The product largely free of water in the degassing apparatus is preferably discharged via a pump, particularly preferably a gear pump.

In the second degassing apparatus present if desired, a further depressurization process is carried out. In this way, polyamide 12 of even higher molecular weights can be achieved. Additives such as, for example, molecular-weight regulators (such as lauric acid or dodecanoic acid), comonomers such as caprolactam, ω-aminoundecanoic acid or AH salt solution or, if desired, catalysts such as phosphoric acid or hypophosphorous acid can also be fed in at any desired point of the plant. It is also possible to feed in stabilizers.

The process of the invention has, in particular, the following advantages:

under the conditions indicated, a mean residence time in the tube reactor of from 0.5 to 6 hours (depending on the temperature selected and the water content) suffices for a virtually complete conversion. This leads to a high space-time yield.

The depressurization process proceeds in a controllable manner without problem, despite the extreme pressure drop.

Contrary to expert opinion hitherto, use of a flash vessel as depressurization apparatus results in no caking, not even after very long operating times, although the flash vessel has to possess neither a stirrer nor other means for cleaning the surfaces.

The polyamide 12 obtained has a low residual monomer content, excellent color and is free of gel constituents.

Having generally described this invention, a further understanding can be obtained by reference to certain specific examples which are provided herein for purposes of illustration only and are not intended to be limiting unless otherwise specified.

EXAMPLES Example 1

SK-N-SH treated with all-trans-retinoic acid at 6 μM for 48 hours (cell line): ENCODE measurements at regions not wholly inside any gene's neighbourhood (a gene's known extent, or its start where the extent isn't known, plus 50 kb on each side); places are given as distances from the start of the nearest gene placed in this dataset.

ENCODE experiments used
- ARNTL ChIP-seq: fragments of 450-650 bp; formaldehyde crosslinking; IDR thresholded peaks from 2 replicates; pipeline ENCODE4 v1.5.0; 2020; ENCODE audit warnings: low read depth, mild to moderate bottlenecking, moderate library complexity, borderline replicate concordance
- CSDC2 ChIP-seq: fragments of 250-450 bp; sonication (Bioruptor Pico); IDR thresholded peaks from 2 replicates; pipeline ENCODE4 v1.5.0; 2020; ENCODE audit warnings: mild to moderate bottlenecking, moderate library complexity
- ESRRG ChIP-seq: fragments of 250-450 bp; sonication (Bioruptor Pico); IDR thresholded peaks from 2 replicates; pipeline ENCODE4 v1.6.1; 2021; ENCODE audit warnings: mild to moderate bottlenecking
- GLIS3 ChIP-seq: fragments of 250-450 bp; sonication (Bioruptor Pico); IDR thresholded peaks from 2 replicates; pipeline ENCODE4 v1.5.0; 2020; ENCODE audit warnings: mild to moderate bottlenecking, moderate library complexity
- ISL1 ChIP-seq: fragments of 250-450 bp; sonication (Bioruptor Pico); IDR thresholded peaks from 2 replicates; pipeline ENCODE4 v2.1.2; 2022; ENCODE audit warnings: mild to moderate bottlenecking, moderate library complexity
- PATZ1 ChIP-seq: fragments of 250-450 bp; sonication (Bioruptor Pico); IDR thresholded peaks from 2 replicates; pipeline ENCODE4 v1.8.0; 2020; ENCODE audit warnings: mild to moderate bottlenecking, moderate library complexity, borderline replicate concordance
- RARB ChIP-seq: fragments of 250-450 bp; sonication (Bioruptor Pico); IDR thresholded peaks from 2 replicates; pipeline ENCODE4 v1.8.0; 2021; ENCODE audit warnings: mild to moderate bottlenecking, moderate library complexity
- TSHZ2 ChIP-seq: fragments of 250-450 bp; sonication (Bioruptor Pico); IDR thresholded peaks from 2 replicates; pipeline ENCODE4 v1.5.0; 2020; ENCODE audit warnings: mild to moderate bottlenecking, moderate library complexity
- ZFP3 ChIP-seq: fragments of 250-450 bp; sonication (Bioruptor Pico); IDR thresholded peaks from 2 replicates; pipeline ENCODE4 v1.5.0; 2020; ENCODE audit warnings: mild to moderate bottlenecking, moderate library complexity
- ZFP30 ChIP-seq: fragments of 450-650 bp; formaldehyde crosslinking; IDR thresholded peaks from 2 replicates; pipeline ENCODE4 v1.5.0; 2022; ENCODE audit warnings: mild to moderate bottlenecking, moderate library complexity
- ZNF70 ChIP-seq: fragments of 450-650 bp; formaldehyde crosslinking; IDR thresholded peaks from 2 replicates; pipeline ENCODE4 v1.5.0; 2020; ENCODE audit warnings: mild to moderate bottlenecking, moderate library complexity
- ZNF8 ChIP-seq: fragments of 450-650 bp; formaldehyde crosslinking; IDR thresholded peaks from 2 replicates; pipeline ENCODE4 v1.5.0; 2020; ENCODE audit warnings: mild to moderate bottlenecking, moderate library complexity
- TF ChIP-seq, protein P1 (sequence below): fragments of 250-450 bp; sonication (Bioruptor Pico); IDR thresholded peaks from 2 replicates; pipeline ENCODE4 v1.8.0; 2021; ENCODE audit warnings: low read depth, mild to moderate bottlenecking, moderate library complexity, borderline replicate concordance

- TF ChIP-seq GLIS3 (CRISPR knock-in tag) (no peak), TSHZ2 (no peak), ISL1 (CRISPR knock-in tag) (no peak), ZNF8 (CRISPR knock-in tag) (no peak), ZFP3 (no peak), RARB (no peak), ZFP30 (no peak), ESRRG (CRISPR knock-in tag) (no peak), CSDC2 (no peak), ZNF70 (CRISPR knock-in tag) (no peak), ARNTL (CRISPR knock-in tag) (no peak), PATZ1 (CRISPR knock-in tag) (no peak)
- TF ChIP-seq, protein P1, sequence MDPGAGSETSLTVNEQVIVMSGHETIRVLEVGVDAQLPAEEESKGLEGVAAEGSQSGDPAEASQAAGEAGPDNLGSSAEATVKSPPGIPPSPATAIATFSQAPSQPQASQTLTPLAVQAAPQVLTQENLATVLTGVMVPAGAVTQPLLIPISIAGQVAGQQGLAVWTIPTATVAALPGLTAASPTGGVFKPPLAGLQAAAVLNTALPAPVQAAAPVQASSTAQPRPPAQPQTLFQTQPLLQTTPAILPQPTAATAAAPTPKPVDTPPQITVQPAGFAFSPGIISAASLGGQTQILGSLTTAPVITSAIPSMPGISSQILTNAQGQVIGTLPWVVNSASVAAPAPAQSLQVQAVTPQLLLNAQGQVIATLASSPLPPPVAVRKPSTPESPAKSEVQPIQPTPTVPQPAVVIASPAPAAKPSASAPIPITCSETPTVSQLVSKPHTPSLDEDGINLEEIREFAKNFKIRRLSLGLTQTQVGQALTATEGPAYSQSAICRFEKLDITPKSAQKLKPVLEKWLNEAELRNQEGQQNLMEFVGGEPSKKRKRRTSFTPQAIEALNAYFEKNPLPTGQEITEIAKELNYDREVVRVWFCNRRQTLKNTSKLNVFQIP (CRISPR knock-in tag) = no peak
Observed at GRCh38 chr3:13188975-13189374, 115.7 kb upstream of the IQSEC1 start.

In a continuous plant (see FIG. 1) comprising the components:

______________________________________1      a plunger pump each for laurolactam and water,2      a circulation reactor having a total volume of 17 l  and fitted with circulating pump,3      a tube reactor having an internal diameter of 100 mm  and a total length of 27 m, with parcels of static  mixers being built in 6 m apart,4      a pressure holding valve,5a     a depressurization vessel having a volume of 150 l  and fitted with a pressure-regulated  depressurization unit,6a     a gear discharge pump and7      a discharge unit for extrusion, cooling and  granulation,______________________________________

polyamide 12 was prepared according to the invention under the following conditions:

______________________________________Wall temperature in plant items 2 to 6a:                     290 C.Wall temperature in plant item 7:                     270 C.Pressure in plant items 2 to 4:                     80 barPressure in plant item 5a:                     1.5 barmean residence time in plant item 5a:                     2 hMass flow of laurolactam: 42 kg/hMass flow of water:       8 kg/h______________________________________

The product obtained had a light color and possesses a molecular weight (number average from terminal group determination) of 14,500. The residual content of laurolactam was less than 0.3%. The product was free of gel constituents.

Example 2